3D visualization of the biliary tree by X-ray phase-contrast computed tomography
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The hepatic biliary network is a complex 3D mesh of interconnected conduits of different sizes (Roskams et al. 2008). Bile canaliculi which are the finest branches of the biliary network secrete bile, fluid consisting of water, electrolytes, organic molecules such as bile acids, conjugated bilirubin, cholesterol, and phospholipids. Hepatic bile, which is transported into the intestine via the bile ducts, has different physiological functions like solubilization of lipids and fats, drug transport, and xenobiotic excretion (Strazzabosco 1997; Esteller 2008; Jansen et al. 2017). Chronic exposure to hepatotoxic compounds and various pathological conditions such as primary biliary cirrhosis induce a proliferative response of the cholangiocytes that line the bile ducts. This response is known as the ‘ductular reaction’ (Alpini et al. 1997; Kaneko et al. 2015; Gouw et al. 2011; Roskams and Desmet 1998; Vartak et al. 2016). Bile duct ligation in rodents is known to induce clinically relevant cholestatic symptoms, making it highly suitable to study ductular reactions (Tag et al. 2015). Recently, we have demonstrated that ductular reactions follow a highly reproducible sequence of interlobular duct remodeling, where proliferation of cholangiocytes first causes corrugation of the luminal duct surface leading to a strong increase in surface area (Vartak et al. 2016). This increase in surface area is further enhanced by duct branching, branch elongation, and looping. By these processes, a relatively sparse mesh of interlobular ducts around the portal vein transforms to a much denser ductular mesh within 21 days after bile duct ligation (Vartak et al. 2016). Ductular responses were also analyzed after the administration of hepatotoxic chemicals including CCl4 (Kaneko et al. 2015). In this study, newly formed biliary branches extended into the pericentral necrotic area induced by CCl4 suggesting that ductular reactions infiltrate into the damaged tissue areas.
In a recent report, Qin and colleagues from Tianjin, China utilized X-ray phase-contrast computed tomography for the visualization of ductular proliferation in 3D, in a bile duct ligation model (Qin et al. 2017). The contrast in this novel imaging modality arises from the phase shift in X-rays induced while transmission through heterotrophic tissue (Qin et al. 2017). As an interferometry-based technique, it has a much higher sensitivity than absorption-based X-ray imaging. Large sections of tissue up to the size of an entire rodent liver lobe may be reconstructed in 3D with distinguishable signal characteristics of tissue substructures. This is demonstrated in the visualization of the microvasculature of entire liver lobes (Qin et al. 2017). The technique has sufficient resolution and signal-to-noise ratio to detect, segment, and visualize even single interlobular bile ducts with diameters smaller than 20 µm to study their architecture and surface properties. The results of this 3D visualization by X-ray phase-contrast computed tomography confirm the previous findings from confocal reconstructions of KRT19-stained bile ducts (Vartak et al. 2016). In particular, ductular elongation, increased ramification, and increased surface corrugation were observed with a net effect of an increased intraluminal surface area (Qin et al. 2017). However, the imaging modality presented by Qin et al. does not require immunostaining (Vartak et al. 2016) or use of contrast reagents (Kaneko et al. 2015) and is inherently ‘label-free’. Furthermore, as an X-ray based technique, it is in principle applicable as a non-invasive method in vivo which will not have the limitations of a restricted optical field of view.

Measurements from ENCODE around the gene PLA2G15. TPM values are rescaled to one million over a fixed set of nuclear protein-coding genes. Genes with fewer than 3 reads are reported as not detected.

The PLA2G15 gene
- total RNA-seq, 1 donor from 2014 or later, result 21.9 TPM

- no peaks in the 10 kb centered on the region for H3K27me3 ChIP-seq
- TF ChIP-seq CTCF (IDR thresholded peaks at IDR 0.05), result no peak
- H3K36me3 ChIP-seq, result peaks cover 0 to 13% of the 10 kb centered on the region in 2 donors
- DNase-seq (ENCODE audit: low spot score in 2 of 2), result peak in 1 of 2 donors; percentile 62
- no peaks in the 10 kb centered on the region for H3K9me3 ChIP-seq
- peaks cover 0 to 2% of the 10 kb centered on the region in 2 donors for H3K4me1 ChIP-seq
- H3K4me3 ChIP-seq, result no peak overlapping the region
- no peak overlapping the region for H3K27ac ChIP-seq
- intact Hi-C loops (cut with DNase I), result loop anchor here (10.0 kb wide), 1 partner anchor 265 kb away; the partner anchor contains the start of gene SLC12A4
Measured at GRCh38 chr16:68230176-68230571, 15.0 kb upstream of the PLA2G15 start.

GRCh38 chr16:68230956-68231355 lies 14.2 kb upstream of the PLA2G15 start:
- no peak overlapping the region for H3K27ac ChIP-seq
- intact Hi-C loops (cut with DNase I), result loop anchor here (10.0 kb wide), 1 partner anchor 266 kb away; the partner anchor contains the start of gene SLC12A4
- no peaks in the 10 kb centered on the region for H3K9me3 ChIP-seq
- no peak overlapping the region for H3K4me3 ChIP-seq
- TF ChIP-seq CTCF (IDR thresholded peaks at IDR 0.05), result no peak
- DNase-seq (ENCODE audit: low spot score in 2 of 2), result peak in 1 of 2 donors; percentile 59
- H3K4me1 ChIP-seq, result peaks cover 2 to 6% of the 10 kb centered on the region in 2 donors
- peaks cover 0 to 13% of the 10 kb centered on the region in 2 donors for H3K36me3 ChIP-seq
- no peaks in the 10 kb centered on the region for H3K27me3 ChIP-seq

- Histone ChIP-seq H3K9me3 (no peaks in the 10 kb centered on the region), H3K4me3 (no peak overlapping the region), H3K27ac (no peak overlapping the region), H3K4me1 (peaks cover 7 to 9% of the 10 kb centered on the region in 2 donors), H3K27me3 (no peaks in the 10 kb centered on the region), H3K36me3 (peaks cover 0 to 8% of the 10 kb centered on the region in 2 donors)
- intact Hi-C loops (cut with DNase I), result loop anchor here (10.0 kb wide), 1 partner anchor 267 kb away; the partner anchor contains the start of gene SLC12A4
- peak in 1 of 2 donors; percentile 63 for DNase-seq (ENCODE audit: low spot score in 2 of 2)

Hepatotoxicity and changes in tissue morphology that occur in clinically common pathological conditions such as cholestasis represent a major focus of research in toxicology (Luo et al. 2017; Rodrigues et al. 2018; Paech et al. 2017; Leist et al. 2017; Schenk et al. 2017; Hammad et al. 2017, 2014). Visualization and functional analyses of biliary tract domains such a bile canaliculi and ducts remain a major challenge (Deharde et al. 2016; Luckert et al. 2017), requiring animal models and tissue extraction as cholestasis cannot yet be reliably simulated in vitro (Stöber 2016; Grinberg et al. 2014; Godoy et al. 2013, 2016). Hence, Qin and colleagues are to be congratulated for expanding the repertoire of tools available for non-invasive in vivo high-resolution 3D imaging of the biliary tract.
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Conflict of interest
The author declares no conflict of interest.
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